I'm not advocating enlisting just for the educational benefits, but there's actually even more than that: While on active duty, you are eligible to take as many CLEP/DSST test that your heart (or mind) desires - FREE. Some colleges accept CLEP credit towards earning a degree and this can knock out at least a few general education classes if you score high enough on them. Also, you used to be able to attend a local CC on active duty and receive free tuition, but with budget cuts and all that has sadly gone away for the most part, but it may make its way back in the future.

    When I was still on active duty, I can remember a few unit members of mine signing up for an on-base free college prep course. The course lasted 8 hours a day for like 6 weeks and covered math and english, and at the end it was intended to cover your basic math and english requirements for college (accredited through ACE - American Council on Education - and all that).

    PLUS, you automatically receive ACE credit just by going through basic training, job training, and any other professional military school you attend, such as a unit leaders course. For example, just for completing bootcamp, I received 9 credits of Physical Education, so any PE requirement in college is waived through that (yes, some colleges, mostly public, require PE "lifestyle enrichment" courses as part of their degree programs). Most of these credits will be in the fields of "Military Science" etc, but depening on your enlisted job, you could obtain some more unique credits that way. Basically, ACE sets you up with a "final transcript" once you separate from active duty and that can be forwarded to schools who may accept them.

    Anyhoo, it's also worth mentioning that being a GI Bill recipient makes you very attractive, financially, to schools - public and private alike, in my experience. They're guaranteed to get their money without having to anticipate any tuition payments from you or to subject you to take out loans (if you attend public, or a private gives you enough other aid). Schools apply your GI Bill benefit amounts before taking need-based aid into account, so it potentially lowers their financial committment to you, and they like that.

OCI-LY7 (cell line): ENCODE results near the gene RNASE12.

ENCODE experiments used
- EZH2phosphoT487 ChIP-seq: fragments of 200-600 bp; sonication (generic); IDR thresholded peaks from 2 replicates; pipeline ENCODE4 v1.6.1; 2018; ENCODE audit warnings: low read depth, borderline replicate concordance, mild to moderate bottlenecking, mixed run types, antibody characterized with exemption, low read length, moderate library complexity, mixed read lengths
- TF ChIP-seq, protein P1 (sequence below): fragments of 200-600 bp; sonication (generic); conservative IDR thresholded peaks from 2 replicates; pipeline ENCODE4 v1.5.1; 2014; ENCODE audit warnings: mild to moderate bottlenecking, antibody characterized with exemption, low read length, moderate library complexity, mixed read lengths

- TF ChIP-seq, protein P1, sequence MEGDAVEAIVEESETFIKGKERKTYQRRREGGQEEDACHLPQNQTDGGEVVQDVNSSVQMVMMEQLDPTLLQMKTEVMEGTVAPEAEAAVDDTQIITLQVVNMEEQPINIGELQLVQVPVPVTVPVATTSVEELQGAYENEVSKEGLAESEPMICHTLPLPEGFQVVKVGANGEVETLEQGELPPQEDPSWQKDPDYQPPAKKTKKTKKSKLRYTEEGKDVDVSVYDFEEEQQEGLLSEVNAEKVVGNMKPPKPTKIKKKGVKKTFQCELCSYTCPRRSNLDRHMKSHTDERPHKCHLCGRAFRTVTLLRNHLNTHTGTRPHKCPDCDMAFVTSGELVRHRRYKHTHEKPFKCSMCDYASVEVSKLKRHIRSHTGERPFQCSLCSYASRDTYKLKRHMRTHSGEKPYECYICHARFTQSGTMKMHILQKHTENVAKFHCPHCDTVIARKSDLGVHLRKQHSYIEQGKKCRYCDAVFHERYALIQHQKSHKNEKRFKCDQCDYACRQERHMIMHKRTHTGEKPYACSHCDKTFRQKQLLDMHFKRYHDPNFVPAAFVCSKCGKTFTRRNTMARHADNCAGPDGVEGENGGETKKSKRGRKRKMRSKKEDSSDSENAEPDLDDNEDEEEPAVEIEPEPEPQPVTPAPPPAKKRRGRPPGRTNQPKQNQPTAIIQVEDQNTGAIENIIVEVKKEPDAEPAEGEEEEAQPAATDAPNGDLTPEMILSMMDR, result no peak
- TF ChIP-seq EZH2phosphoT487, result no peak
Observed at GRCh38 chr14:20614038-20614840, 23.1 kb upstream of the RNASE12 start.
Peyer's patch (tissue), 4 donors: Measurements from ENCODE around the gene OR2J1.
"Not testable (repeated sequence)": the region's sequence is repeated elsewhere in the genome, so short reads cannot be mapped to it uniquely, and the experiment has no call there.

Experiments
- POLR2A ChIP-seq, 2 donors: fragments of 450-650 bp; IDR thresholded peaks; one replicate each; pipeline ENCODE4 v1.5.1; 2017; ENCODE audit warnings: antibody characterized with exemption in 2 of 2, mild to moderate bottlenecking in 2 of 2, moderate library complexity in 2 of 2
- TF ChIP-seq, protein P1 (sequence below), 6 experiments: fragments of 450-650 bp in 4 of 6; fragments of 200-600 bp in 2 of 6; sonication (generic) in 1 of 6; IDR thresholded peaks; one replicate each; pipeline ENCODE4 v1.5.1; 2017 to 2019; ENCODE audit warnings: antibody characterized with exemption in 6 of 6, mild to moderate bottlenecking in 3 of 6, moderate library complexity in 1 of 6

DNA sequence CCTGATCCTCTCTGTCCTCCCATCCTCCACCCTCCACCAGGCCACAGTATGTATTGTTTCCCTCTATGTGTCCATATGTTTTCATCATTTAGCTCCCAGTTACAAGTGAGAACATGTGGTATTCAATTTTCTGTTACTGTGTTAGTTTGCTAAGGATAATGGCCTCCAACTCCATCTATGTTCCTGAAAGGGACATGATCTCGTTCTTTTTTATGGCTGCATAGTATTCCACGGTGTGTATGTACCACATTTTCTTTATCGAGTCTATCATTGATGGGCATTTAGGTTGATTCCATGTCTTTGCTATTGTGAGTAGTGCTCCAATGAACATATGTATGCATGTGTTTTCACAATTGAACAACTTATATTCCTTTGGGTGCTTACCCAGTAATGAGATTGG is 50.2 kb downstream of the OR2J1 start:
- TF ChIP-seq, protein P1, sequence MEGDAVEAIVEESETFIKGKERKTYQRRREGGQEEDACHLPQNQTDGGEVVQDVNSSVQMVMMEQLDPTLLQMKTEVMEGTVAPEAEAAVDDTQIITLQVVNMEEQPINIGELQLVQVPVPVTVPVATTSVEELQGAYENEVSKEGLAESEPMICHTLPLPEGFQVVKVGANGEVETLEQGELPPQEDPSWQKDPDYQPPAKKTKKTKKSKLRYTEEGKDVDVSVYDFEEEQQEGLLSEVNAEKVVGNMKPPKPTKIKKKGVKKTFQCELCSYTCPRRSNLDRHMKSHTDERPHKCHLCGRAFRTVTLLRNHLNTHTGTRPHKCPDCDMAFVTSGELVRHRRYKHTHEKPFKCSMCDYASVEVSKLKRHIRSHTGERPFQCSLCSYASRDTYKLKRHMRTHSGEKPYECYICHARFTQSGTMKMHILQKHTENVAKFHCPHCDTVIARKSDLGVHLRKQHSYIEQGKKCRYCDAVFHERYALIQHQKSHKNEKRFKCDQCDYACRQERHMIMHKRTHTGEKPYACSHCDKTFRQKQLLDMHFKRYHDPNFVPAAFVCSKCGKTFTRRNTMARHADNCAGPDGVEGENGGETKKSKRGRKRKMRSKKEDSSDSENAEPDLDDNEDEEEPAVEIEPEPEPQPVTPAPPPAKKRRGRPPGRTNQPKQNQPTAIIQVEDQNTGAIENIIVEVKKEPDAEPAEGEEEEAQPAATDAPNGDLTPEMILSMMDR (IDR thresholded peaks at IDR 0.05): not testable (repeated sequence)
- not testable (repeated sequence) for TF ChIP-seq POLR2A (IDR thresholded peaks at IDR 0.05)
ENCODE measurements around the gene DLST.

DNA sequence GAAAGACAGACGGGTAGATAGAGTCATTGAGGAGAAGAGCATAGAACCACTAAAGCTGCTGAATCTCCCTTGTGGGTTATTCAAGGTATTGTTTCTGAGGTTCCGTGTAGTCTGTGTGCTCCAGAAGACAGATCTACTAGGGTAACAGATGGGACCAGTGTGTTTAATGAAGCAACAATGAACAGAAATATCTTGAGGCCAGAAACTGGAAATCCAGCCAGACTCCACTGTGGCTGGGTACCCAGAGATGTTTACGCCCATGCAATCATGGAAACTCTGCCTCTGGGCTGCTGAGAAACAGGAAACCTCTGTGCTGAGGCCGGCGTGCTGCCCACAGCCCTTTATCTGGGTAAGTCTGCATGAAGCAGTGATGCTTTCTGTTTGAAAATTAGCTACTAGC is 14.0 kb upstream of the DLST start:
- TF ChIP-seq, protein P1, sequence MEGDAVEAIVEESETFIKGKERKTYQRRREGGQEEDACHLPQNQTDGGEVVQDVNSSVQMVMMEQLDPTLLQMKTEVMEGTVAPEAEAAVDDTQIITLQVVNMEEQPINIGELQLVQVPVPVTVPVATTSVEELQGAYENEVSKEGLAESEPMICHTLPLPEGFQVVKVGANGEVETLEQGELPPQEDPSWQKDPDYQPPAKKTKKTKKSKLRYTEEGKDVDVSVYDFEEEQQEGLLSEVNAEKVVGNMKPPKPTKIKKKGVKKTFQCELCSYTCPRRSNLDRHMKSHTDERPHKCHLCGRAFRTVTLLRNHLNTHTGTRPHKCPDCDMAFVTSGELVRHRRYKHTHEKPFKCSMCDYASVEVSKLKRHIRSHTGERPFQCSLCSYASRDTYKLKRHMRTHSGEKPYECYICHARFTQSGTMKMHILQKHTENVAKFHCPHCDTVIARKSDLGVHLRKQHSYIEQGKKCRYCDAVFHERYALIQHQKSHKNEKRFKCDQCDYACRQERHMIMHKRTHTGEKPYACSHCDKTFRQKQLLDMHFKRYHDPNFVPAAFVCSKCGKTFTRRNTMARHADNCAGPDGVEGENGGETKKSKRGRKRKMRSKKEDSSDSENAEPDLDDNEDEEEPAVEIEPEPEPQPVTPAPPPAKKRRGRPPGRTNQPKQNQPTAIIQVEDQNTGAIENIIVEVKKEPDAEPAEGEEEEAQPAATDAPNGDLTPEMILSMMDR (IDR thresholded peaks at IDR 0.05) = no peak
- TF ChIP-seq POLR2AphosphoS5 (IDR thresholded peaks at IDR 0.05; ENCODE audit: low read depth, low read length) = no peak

But, DO NOT join just for these benefits. Believe it or not, there are actually many other benefits that veterans have found to outweigh even those benefits.
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  • Army113Army113 9 replies0 threads New Member
    I transfered into Stanford, and I never obtained an Associates degree.

    Briefly: I'm an Army reservist, going 5 years in next October, and I've got about two years of deployment+training. I've been going to college on-and-off since 2008, when I wasn't on active duty.

    Anyways, your credits don't expire. Ever. Now, the college *might* not accept all your credits for transfer (especially if you got a bad grade). But, assuming you take needed courses and don't spend your time malingering, that shouldn't be an issue.

    Also, Military service is a huge plus in admissions. I got accepted over students with superior SAT scores and GPA (no, I'm not gonna stat dump). At the same time, think of your service as apart of a total package. It'll help, but if you just "passed the standard" in your military and students lives, it won't help you much.
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  • ltfezhaltfezha 52 replies9 threads Junior Member
    @Army113 I sent you a PM